River of Smoke [Amitav Ghosh]

Here, unable to retrieve the word he needed, Allow broke off to take a small pamphlet out of the sleeve of his gown. This was not the first time Bahram had seen someone consulting this booklet, so he knew what it was – a glossary called ‘Foreign Devil-talk’

The second book of Amitav Ghosh’s Ibis Trilogy, River of Smoke follows Ah Fett, Neel and Paulette into the hongs of Canton and the hills of Hong Kong. The Emperor is trying to ban opium imports and the small enclave of Canton feels the noose about it’s neck as the merchants square up to a nations ruler in the name of free trade (oh, and vast profits).

River of Smoke is hugely enjoyable, for me, much more enjoyable than Sea of Poppies, the first book. In that the language was baffling and incomprehensible and although it’s still the latter, it was less baffling, even with the introduction of the pidgin used in Canton between the Chinese and the traders.  But it was necessary, to introduce the characters, to push the narrative out into the river, so it could be swept by the current, and that’s exactly what happens in River of Smoke.

George Chinnery, on the other hand, had earned fabulous sums of money while in Calcutta and his household was as Chuck-muck as any in the city, with Paltans of nokar-logue doing Chukkers in the hallways and syces swimming in the istabuls, as for the bobachee-connah, why, it had been known to spend a hundred sicca rupees on sherberts and syllabubs in one week.

The main character in the narrative is arguably Bahram, the father of Ah Fett.  An opium trader who allows us to view the inner workings of Canton’s traders and committees. His generous heart, he takes on Neel as his munshi at the request of Ah Fett, is at odds with his business head as he sails with one last shipment.
Meanwhile Paulette meets Fitcher Penrose, a nursery owner from England with whom she sails on the Redruth to Hong Kong as he goes in search of an extremely rare flower.  En route they enlist the help of an old childhood friend of Paulette’s, Robin Chinnery. The painter sails to Canton, and as Paulette is unable to go as no women are admitted, he writes letters to her relaying the goings on in the enclave and his search for the flower on Fitchers behalf.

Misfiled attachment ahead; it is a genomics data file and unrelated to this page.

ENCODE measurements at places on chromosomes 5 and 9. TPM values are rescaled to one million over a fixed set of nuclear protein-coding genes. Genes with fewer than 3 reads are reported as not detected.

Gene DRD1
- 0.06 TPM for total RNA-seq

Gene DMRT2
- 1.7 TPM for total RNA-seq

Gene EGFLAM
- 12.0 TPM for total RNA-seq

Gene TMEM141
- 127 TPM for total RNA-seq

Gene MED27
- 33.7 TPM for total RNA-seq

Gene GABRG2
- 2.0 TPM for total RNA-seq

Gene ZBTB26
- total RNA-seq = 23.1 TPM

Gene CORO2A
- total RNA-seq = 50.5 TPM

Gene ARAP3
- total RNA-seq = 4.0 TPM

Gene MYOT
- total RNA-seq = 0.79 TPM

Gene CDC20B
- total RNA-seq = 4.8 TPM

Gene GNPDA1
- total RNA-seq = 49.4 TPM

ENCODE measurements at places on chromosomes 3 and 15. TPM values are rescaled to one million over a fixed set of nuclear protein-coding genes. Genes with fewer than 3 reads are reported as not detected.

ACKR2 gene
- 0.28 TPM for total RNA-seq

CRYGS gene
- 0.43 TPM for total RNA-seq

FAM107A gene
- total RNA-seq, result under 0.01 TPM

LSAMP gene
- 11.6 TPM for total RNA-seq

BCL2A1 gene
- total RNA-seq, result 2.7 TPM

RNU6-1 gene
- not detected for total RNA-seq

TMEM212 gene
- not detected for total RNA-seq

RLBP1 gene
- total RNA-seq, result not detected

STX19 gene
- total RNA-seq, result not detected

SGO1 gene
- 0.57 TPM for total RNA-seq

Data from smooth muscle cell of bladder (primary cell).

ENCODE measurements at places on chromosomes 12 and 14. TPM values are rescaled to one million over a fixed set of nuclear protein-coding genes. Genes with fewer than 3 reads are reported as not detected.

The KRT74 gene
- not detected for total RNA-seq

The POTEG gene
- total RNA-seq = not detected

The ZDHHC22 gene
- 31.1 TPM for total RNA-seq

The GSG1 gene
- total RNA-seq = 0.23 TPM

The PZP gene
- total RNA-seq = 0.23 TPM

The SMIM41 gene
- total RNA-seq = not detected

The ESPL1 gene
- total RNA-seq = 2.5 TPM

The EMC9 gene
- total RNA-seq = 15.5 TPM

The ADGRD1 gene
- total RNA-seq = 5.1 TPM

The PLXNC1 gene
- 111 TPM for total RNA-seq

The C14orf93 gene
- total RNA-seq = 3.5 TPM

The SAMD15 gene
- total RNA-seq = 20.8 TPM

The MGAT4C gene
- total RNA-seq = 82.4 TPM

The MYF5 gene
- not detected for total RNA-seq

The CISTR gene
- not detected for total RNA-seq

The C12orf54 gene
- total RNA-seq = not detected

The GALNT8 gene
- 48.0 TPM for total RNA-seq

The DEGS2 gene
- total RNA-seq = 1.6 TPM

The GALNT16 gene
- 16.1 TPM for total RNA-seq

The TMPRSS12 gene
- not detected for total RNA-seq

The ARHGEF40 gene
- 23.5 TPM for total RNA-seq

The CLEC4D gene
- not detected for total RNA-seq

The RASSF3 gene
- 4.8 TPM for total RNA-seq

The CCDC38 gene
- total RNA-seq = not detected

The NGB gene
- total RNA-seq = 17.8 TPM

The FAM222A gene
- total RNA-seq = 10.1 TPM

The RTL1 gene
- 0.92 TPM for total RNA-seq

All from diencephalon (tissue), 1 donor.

The breadth and depth of Ghosh’s research is incredible. Canton is painted in bold and detailed strokes in his narrative, a bustling hive of commerce, where the men of industry have tiffin, attend the club for dinner, and make their own entertainment, such as waltzing with each other. But like Nero playing the fiddle while Rome burns, the traders all refuse to Kow-Tow to the Emperors demands to cease trading. They refuse to believe the severity of the situation, all the while blustering about free trade until Commissioner Lin is sent to end the smuggling once and for all.  The tension slowly builds as rumours fly regarding the Commissioner, followed by proclomations and edicts from the Mandarins, until Lin arrives and acts decisively.
Bits and pieces are leaked through Robin Chinnery’s letters and slowly the story of Neel and Paulette intertwines, one watching from the hills of Hong Kong, the other in the eye of the storm.

The prose rolls along at a pitch perfect pace with an epic amount of detail that never bogs it down. The meeting between Bahram, Zadig Bey and Napoleon was a great inclusion and of course the book was not without it’s humour.  After the slow start of Sea of Poppies, River of Smoke powers up to full speed, roll on book three!

Far be it from me to reproach you for your spontaneity, Puggly dear, but you must not always assume that it is safe to transpose French expressions directly into English.  The English equivalent of baton-a-foc, for instance, is definitely not ‘foc-stick’ – it is ‘jib-boom’. And no dear, nor were you well-advised to tell the baffled bosun that your intention was only to compliment him on his skill with ‘the mighty mast that protrudes from the front’.

Advertisements

One thought on “River of Smoke [Amitav Ghosh]

Leave a Reply

Fill in your details below or click an icon to log in:

WordPress.com Logo

You are commenting using your WordPress.com account. Log Out / Change )

Twitter picture

You are commenting using your Twitter account. Log Out / Change )

Facebook photo

You are commenting using your Facebook account. Log Out / Change )

Google+ photo

You are commenting using your Google+ account. Log Out / Change )

Connecting to %s